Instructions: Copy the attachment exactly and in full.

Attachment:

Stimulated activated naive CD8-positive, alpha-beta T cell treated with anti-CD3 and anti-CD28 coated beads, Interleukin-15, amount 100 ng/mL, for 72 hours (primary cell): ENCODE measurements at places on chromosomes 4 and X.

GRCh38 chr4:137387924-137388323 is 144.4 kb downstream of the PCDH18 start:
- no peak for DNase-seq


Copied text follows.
Stimulated activated naive CD8-positive, alpha-beta T cell treated with anti-CD3 and anti-CD28 coated beads, Interleukin-15, amount 100 ng/mL, for 72 hours (primary cell): ENCODE measurements at places on chromosomes 4 and X.

GRCh38 chr4:137387924-137388323 is 144.4 kb downstream of the PCDH18 start:
- no peak for DNase-seq